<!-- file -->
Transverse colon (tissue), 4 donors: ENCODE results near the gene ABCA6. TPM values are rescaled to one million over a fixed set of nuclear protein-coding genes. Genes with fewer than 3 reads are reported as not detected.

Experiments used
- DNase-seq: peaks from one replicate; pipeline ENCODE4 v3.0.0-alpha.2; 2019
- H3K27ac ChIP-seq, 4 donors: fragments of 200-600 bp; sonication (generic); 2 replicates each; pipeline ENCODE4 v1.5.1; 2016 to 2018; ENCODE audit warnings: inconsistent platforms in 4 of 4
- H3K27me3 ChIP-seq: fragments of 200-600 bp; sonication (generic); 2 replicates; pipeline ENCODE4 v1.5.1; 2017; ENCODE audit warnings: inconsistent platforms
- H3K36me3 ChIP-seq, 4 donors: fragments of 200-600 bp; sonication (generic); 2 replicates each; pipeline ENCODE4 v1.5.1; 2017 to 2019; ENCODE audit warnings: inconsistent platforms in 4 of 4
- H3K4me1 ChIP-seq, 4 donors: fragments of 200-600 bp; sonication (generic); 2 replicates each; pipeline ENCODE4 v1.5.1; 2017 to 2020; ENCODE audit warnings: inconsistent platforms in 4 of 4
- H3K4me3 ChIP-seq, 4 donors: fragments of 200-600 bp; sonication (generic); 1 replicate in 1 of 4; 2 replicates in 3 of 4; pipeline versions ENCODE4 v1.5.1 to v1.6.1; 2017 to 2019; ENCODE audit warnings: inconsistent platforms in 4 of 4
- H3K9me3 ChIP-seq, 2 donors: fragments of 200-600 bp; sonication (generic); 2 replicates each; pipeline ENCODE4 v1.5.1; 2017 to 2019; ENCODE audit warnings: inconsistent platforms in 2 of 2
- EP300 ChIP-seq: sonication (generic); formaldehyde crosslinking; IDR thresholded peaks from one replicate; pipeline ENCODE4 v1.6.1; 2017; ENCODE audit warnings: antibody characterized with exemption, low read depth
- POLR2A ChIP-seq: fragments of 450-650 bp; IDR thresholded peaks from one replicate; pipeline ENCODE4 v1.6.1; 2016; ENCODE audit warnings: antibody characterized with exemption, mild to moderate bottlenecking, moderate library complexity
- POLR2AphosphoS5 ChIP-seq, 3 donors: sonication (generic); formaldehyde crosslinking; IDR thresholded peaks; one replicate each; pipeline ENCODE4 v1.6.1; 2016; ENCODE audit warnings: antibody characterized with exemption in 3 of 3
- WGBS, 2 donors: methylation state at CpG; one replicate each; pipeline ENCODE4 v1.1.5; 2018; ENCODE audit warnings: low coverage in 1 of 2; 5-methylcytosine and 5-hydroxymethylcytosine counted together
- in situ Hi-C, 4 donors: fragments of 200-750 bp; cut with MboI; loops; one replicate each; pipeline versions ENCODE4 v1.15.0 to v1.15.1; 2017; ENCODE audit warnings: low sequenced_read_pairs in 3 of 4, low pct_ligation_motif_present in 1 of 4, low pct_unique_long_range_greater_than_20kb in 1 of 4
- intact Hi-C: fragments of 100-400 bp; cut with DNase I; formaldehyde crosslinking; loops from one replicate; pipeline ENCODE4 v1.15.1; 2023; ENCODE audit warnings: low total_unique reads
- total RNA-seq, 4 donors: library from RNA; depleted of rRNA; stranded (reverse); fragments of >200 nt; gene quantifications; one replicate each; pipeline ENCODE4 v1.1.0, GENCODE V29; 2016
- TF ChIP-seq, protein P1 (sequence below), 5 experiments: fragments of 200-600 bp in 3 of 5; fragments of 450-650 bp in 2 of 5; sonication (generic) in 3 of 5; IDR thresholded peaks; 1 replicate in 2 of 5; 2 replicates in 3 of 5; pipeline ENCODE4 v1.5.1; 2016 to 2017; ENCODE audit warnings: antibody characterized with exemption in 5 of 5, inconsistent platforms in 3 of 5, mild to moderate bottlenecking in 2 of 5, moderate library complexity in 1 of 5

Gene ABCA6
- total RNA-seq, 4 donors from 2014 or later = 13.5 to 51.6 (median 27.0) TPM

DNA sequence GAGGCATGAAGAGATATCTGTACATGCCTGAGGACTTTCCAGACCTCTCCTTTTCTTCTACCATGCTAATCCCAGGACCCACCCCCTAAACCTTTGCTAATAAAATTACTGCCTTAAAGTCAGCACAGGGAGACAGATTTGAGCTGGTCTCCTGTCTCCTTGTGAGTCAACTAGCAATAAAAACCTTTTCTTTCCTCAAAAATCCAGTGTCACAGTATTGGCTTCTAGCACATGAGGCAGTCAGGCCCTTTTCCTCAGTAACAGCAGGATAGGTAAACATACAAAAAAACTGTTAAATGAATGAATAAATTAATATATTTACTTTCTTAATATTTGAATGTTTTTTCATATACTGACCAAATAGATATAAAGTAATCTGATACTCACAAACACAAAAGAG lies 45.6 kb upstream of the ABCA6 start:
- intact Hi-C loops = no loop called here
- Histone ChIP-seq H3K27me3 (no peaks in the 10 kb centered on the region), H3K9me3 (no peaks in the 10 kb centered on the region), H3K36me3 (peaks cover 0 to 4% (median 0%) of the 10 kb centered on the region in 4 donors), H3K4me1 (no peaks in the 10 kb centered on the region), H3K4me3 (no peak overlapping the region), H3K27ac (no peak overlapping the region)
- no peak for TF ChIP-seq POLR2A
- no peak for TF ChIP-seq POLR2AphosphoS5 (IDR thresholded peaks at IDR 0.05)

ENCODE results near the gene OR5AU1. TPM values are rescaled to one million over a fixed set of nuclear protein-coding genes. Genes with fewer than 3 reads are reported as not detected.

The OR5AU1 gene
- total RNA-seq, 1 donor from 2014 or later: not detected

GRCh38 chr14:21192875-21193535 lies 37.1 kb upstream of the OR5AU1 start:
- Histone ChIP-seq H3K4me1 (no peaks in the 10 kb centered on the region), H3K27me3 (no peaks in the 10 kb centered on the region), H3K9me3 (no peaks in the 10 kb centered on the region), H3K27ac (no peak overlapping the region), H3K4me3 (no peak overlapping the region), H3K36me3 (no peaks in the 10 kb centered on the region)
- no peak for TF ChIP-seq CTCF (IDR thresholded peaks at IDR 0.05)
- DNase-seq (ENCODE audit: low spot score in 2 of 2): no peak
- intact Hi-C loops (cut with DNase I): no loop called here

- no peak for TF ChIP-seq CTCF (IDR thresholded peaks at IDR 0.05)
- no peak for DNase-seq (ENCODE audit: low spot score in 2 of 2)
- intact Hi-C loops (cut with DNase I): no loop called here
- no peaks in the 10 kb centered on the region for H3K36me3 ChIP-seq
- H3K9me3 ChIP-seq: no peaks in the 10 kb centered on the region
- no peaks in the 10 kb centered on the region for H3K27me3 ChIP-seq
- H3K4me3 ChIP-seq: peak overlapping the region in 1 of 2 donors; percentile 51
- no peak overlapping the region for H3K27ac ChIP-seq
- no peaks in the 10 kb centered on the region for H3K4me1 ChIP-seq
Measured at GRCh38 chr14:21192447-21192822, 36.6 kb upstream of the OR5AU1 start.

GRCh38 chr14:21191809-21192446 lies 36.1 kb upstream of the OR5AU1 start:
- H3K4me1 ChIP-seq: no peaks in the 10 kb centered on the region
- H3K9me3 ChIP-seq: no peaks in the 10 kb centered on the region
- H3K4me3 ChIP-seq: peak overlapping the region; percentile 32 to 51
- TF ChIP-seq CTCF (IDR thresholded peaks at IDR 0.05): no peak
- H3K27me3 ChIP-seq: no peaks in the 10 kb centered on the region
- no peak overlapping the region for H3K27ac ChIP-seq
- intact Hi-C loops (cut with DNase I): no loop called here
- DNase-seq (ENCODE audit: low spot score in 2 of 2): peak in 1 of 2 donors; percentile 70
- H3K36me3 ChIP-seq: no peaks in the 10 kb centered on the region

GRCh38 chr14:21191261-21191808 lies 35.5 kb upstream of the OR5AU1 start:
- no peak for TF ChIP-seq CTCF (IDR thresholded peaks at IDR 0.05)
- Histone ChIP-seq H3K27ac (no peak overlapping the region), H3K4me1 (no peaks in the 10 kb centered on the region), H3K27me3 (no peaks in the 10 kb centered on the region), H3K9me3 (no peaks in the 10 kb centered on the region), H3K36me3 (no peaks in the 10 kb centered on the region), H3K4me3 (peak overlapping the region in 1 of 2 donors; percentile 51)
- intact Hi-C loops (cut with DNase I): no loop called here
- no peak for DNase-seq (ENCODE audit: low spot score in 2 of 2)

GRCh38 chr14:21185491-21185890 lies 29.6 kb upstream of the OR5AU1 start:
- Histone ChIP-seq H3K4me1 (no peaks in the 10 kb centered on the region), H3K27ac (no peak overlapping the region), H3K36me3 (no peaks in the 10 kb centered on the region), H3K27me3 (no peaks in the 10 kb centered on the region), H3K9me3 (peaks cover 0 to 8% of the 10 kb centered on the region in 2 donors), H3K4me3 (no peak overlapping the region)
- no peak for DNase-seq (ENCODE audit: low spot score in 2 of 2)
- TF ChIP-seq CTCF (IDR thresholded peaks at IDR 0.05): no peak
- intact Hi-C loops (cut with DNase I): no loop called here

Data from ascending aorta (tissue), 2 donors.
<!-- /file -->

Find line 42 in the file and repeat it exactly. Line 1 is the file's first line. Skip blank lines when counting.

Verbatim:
Measured at GRCh38 chr14:21192447-21192822, 36.6 kb upstream of the OR5AU1 start.